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One of the metaphors I’ve been using in my coaching lately has been around the idea of sailing a small boat vs. sailing a big one. If you’ve ever spent any time on the water, you know that a small boat is agile and quick. It’s also subject to more rolls and waves, because it’s small. In contrast, a big boat is slower to turn, and may not be as agile- but you feel the waves less.

Boat sailingWhat does this have to do with business?

More than it might seem. When you consider your business, are you running a small boat or a big one?

If you’re new in business, or in startup phase, you might be a small boat. You WANT the nimbleness and quickness to respond to environmental conditions and turn or stop or speed up. You want the quick feedback from the market about what is going on so you can plan your next action.

The trade-off for that, though, is sometimes you feel the bumps more, and you can become stressed out and discouraged. Part of being an entrepreneur is being able to be resilient- to keep getting splashed with those really big waves and to keep standing up and trying again.

If you’ve been in business for a while, you might be running a more medium to big boat. This means you have some weight and stability in your favor. You may not be able to turn as quickly, but, then again, you might not need to. On a big ship, you pretty much keep everything going along, with less focus on the environment and its sudden changes. In this size of business, as long as you have the weather reports, and use them to make decisions, you can free yourself of the tight feedback loop with your market- every single change out there doesn’t have to mean a lot of changes in here.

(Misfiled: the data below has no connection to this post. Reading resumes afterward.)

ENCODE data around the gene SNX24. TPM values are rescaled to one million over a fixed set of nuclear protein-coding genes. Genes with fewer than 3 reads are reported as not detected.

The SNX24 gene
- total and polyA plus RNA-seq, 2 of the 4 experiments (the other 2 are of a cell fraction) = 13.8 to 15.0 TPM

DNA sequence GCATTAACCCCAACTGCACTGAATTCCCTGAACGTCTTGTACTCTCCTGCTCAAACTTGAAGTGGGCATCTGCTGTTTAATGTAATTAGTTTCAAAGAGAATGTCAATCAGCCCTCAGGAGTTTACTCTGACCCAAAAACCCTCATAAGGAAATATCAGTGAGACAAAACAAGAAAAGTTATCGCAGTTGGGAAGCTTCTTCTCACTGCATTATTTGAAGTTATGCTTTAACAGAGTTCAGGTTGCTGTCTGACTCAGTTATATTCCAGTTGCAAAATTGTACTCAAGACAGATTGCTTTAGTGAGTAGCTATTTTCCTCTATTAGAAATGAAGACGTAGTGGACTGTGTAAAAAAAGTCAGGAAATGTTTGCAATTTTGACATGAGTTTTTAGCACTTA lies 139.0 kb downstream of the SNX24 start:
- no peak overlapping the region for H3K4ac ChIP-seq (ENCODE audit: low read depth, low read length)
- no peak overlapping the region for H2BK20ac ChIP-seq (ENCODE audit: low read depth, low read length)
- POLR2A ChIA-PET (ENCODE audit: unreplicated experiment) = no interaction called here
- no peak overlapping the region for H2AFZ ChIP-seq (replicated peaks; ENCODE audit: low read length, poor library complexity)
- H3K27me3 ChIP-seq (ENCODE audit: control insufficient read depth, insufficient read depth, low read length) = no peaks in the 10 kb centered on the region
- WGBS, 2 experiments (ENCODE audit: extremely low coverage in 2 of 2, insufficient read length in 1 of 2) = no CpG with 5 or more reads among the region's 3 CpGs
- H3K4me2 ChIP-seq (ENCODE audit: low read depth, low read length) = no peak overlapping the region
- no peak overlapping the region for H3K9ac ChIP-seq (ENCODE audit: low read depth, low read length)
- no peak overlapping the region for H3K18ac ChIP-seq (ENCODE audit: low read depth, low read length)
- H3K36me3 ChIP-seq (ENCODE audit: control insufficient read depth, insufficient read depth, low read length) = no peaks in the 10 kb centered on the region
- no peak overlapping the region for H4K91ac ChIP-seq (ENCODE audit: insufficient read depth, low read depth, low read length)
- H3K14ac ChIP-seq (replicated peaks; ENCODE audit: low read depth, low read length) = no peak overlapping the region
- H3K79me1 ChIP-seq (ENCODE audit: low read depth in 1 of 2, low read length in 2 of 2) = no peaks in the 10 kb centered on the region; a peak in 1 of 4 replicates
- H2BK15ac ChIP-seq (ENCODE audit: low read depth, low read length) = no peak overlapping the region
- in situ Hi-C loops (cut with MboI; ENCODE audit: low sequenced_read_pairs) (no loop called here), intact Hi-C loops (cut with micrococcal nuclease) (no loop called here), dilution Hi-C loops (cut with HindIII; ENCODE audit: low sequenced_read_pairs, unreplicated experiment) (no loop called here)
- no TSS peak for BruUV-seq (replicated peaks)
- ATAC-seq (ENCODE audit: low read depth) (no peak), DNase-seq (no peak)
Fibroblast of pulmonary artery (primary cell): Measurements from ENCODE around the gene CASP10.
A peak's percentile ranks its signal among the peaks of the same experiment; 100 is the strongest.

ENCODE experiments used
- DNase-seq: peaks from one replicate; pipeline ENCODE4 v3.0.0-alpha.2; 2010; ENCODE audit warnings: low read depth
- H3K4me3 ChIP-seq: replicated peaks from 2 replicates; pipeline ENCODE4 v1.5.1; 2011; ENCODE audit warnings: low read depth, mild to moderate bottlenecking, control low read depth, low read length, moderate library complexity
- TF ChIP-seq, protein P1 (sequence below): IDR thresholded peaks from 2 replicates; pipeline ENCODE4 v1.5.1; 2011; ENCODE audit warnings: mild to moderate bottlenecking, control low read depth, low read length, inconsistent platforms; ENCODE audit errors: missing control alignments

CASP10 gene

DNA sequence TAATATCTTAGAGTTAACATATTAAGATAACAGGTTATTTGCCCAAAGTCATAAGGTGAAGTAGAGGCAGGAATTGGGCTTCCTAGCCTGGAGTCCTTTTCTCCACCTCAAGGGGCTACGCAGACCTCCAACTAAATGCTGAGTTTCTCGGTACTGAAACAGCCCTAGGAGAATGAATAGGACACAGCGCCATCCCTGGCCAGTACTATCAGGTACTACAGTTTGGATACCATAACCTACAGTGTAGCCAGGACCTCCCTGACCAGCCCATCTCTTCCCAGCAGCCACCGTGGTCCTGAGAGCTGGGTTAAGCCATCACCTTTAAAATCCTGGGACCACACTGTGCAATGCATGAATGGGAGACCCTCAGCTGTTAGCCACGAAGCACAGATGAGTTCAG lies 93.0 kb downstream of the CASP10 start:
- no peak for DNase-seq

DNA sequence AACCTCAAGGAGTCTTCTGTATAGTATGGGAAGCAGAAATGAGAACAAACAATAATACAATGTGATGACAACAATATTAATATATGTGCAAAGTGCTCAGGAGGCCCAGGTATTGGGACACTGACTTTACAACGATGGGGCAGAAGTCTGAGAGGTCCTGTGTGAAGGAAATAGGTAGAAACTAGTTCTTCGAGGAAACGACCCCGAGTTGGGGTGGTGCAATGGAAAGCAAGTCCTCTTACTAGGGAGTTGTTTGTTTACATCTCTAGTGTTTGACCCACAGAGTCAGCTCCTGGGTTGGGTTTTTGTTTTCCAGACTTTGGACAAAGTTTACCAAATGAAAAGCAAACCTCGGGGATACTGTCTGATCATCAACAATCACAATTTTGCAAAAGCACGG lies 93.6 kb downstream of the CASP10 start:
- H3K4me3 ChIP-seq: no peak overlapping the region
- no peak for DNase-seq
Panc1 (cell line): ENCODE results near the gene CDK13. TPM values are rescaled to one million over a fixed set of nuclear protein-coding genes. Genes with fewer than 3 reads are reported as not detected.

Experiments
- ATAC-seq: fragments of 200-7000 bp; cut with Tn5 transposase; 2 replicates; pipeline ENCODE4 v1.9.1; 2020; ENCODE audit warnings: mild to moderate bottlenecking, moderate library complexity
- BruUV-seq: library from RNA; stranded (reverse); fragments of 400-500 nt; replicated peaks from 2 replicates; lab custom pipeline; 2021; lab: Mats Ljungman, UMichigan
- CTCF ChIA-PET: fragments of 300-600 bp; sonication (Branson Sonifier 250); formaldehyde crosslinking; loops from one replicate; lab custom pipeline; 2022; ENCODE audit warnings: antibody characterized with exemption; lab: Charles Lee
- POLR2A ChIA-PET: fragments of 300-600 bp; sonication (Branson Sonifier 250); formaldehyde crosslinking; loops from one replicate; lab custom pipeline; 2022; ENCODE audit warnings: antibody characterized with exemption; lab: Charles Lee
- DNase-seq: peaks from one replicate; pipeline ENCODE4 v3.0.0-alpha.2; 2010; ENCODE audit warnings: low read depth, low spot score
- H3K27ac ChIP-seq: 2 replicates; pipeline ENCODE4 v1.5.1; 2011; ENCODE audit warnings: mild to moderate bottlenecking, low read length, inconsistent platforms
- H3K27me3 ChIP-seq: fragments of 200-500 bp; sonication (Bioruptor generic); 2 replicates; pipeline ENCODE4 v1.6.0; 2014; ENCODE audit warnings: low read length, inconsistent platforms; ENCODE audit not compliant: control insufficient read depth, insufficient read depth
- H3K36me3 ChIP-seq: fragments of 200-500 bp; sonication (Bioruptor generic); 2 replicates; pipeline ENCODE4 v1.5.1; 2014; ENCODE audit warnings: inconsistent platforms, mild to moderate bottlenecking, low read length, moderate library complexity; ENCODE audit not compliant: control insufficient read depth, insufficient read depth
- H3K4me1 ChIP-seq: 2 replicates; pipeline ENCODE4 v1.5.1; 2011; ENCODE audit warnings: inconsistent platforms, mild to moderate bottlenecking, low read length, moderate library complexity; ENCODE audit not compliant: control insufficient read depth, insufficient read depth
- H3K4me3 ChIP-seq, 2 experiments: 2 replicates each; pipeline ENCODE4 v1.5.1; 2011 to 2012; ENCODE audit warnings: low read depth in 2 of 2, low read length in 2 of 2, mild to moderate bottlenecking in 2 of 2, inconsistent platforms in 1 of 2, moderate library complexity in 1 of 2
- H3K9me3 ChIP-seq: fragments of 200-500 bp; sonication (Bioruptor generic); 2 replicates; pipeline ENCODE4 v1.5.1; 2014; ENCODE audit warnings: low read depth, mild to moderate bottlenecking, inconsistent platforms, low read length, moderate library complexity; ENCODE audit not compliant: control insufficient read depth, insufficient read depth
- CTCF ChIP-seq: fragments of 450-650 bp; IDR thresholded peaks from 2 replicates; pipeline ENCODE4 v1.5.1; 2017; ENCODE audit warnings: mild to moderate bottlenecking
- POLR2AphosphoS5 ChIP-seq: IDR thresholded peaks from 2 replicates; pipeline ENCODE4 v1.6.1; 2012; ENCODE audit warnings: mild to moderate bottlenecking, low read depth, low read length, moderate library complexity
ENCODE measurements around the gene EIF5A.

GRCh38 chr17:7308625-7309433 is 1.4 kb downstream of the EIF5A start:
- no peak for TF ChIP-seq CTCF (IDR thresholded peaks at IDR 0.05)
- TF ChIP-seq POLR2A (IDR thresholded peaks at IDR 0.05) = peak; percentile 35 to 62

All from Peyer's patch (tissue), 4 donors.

Of course, the potential pitfall of the big boat is when it has lost track of the weather report and is running into stormy weather or shallow seas, and doesn’t yet realize it.

(That’s probably a topic for another time.)

The key point here is that to be in business, you need to be able to be resilient and ride out bad conditions. You might have several important clients leave. You or someone in your family might get sick. You might lose a key employee. You might not be sure where your next clients are coming from.

All of these situations leave you with a decision to make – are you going to fold? Or stand up and try again?

The longer I’m in business, the more it seems like victory comes to those who are willing to keep trying. They may not know what they’re doing. They may not know how to do what they think they need to. But they are willing to try, get feedback, learn and adjust.

There are simple practices we each can take to make the stressful and lean times in our businesses easier to manage:

1) When times are good, put aside extra financial reserve. Having cash in hand can quell a lot of anxiety.

2) When in doubt, go back to the last thing that worked to bring you clients or new business. Repeat that.

3) Be willing to do something new to have a different result. Adopt an approach of curiosity and testing.

4) Look for clues that you’re on the right track.

5) Have faith and keep a positive attitude.

The biggest difference between someone who is resilient in business and someone who is not is simply the willingness to keep trying until you find something that works.

When you master the waves of small business, you ultimately take control of your own ship and can steer it in any direction you choose.